Featured Linguist!

Jost Gippert: Our Featured Linguist!

"Buenos dias", "buenas noches" -- this was the first words in a foreign language I heard in my life, as a three-year old boy growing up in developing post-war Western Germany, where the first gastarbeiters had arrived from Spain. Fascinated by the strange sounds, I tried to get to know some more languages, the only opportunity being TV courses of English and French -- there was no foreign language education for pre-teen school children in Germany yet in those days. Read more



Donate Now | Visit the Fund Drive Homepage

Amount Raised:

$34228

Still Needed:

$40772

Can anyone overtake Syntax in the Subfield Challenge ?

Grad School Challenge Leader: University of Washington


Publishing Partner: Cambridge University Press CUP Extra Publisher Login
amazon logo
More Info


New from Oxford University Press!

ad

What is English? And Why Should We Care?

By: Tim William Machan

To find some answers Tim Machan explores the language's present and past, and looks ahead to its futures among the one and a half billion people who speak it. His search is fascinating and important, for definitions of English have influenced education and law in many countries and helped shape the identities of those who live in them.


New from Cambridge University Press!

ad

Medical Writing in Early Modern English

Edited by Irma Taavitsainen and Paivi Pahta

This volume provides a new perspective on the evolution of the special language of medicine, based on the electronic corpus of Early Modern English Medical Texts, containing over two million words of medical writing from 1500 to 1700.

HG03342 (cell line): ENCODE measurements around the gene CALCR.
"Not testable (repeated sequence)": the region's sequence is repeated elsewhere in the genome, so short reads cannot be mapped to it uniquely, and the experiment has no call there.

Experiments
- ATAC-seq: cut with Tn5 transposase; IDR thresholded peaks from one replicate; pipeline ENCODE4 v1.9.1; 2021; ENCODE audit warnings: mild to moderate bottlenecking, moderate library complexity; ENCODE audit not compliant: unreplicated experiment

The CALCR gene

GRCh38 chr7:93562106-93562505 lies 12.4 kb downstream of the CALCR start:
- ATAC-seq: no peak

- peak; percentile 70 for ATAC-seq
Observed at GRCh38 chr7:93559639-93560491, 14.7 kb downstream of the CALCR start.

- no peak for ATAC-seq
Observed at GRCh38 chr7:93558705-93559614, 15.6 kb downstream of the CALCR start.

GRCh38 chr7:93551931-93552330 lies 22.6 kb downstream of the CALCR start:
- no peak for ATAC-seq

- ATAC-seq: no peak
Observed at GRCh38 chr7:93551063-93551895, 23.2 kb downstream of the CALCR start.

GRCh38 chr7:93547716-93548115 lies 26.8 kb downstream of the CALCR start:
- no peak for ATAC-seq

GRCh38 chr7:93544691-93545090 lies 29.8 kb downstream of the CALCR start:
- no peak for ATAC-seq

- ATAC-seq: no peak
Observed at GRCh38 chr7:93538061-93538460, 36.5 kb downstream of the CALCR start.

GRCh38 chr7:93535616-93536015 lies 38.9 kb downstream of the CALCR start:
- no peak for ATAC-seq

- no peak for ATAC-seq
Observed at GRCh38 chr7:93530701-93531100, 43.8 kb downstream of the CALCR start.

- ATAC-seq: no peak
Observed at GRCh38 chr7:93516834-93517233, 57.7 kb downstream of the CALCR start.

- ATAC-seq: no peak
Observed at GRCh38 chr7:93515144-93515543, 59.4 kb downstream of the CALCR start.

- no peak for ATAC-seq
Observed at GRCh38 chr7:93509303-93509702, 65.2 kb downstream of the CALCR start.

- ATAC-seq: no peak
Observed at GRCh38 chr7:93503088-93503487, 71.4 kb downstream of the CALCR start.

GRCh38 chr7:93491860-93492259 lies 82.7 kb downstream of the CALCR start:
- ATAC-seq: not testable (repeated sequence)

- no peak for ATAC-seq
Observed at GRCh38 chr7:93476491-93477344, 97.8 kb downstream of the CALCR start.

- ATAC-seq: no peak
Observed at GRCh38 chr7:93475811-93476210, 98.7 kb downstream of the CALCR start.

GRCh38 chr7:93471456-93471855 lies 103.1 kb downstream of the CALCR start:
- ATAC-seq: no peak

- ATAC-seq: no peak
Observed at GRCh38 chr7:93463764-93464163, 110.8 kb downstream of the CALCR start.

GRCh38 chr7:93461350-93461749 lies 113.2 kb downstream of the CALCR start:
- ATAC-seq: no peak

Book Information

   
Sun Image

Title: Sentence amalgamation
Written By: Marlies Kluck
Series Title: LOT dissertation series
Description:

This thesis sheds new light on an old puzzle in linguistics: the intriguing
phenomenon of sentence amalgamation, where two clauses are intertwined
and seem to revolve around a pivot constituent, the ‘content kernel’. The
clauses involved, the matrix and the ‘interrupting’ clause, are root clauses,
which are syntactically opaque to each other. The content kernel itself,
however, is mysterious in this regard: it appears to be accessible for the
matrix as well as the interrupting clause, and the position of the interrupting
clause in the matrix seems to depend on the category of the content kernel.

In an innovative approach, the author argues that the content kernel is in fact
the remnant of sluicing, and A’-moves out of an ellipsis site in the interrupting
clause. The apparent transparency of the content kernel then follows directly
from reconstruction. This idea also accounts for a number of other well-
attested properties of sluicing that resonate in amalgams: case matching,
crosslinguistic variation related to preposition stranding and island-
insensitivity. A detailed study of the interpretation of amalgams reveals that
interrupting clauses can only express speaker-oriented content, which
concerns precisely the missing matrix constituent. This is evidence for an
analysis in terms of anchored parenthesis. Putting this together with the
sluicing approach, the correspondence between the content kernel and its
position in the matrix is ultimately derived via a general licensing condition for
sluicing. This study is relevant for scholars interested in root phenomena,
sluicing, speaker-orientation, and parentheticals, as well as a general
syntactic and semantic readership.

Publication Year: 2011
Publisher: Netherlands Graduate School of Linguistics / Landelijke (LOT)
Review: Read the review
BibTex: View BibTex record
Linguistic Field(s): Semantics
Syntax
Issue: All announcements sent out by The LINGUIST List are emailed to our subscribers and archived with the Library of Congress.
Click here to see the original emailed issue.

Versions:
Format: Paperback
ISBN-13: 9789460930683